Since the inception of its sustainability committee in 2010, John Carroll University has implemented a number of initiatives throughout campus as outlined in its report last year. One of the ways was by integrating “green” measures in campus cafeterias. Changes in its food service facilities began in 2008, with the decision to go tray-less in the Schott Dining Hall. This has reduced food waste and minimized the water and energy that would have been used for tray cleaning. Also, when students want to take food out from the cafeterias, they are given reusable, biodegradable containers rather than foam ones that would eventually occupy a landfill.

Much of John Carroll’s success can be attributed to ongoing collaboration with the Office of Residence Life. The student housing department recently added new wireless thermostats and laundry machines to its residential buildings to improve energy efficiency and reduce water use. In addition, Residence Life regularly hosts informational events to better educate students on sustainability practices.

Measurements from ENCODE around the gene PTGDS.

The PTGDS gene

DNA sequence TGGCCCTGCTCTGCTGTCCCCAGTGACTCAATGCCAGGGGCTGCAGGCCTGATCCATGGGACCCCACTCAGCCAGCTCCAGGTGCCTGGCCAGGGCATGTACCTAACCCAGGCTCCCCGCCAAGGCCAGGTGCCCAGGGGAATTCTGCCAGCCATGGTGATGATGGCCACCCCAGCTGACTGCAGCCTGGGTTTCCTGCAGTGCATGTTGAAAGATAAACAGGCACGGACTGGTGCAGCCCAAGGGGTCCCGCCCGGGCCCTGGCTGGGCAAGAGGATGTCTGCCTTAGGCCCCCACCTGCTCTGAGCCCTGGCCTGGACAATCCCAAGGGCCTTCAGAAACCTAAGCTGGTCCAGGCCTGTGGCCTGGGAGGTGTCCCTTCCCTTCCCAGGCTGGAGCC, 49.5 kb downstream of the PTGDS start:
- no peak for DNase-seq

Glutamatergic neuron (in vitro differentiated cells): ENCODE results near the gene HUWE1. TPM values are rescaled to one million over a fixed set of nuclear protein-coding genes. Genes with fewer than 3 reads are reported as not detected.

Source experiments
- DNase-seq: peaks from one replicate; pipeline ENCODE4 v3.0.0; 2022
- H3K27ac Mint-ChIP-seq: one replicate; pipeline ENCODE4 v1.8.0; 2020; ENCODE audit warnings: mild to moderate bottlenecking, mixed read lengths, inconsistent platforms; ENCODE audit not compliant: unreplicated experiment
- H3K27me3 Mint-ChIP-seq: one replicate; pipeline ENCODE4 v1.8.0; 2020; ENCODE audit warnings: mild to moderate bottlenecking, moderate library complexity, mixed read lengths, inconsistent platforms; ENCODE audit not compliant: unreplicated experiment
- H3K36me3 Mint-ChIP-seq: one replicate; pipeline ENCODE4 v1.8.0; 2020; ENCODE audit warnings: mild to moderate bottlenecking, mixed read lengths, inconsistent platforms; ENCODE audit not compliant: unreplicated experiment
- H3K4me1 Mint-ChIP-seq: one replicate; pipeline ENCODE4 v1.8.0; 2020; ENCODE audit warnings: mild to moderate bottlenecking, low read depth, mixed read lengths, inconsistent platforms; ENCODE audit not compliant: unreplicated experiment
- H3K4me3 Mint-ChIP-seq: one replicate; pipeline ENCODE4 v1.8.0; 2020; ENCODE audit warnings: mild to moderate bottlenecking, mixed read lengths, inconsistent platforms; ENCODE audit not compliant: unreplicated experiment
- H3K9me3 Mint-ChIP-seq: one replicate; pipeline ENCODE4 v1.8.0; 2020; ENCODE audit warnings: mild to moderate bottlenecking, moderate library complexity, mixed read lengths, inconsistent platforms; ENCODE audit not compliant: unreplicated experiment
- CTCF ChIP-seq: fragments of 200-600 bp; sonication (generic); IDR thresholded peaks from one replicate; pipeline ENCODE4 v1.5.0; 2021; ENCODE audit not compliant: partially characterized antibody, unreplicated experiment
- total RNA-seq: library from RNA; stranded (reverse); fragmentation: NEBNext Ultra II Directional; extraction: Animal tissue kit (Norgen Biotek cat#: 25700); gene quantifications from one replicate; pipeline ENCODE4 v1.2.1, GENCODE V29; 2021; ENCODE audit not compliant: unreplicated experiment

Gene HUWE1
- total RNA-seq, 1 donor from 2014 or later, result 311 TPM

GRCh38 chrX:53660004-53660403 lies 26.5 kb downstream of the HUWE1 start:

Xavier

Xavier University is incorporating academics as part of its sustainability initiatives. The university is offering undergraduate degree programs in sustainability, including economics and management; economics, sustainability, and society; and land, farming, and community. Xavier notes that “each of these three academic majors provide experiential learning opportunities combined with a year-long capstone project, encompassing everything students have learned over the past four years.” The programs present additional opportunities for students “to care for our common home.”

Currently, senior Economics, Sustainability, and Society (ECOS) majors are preparing for their capstone projects, which they will present at the end of April. Throughout their four years at Xavier, the students have “acquired a comprehensive understanding of sustainable economies, including the study of natural resources, plus ecological and environmental problems. Students also gain an understanding of social justice questions related to the distribution of economic products and resources,” according to the university website. The program allows them to carry their studies beyond the classroom. For example, one senior ECOS capstone project focuses on improving the environmental profile of Xavier University by changing campus behaviors and attitudes. As a Jesuit institution, Xavier is committed to fostering students that are stewards of a healthier earth.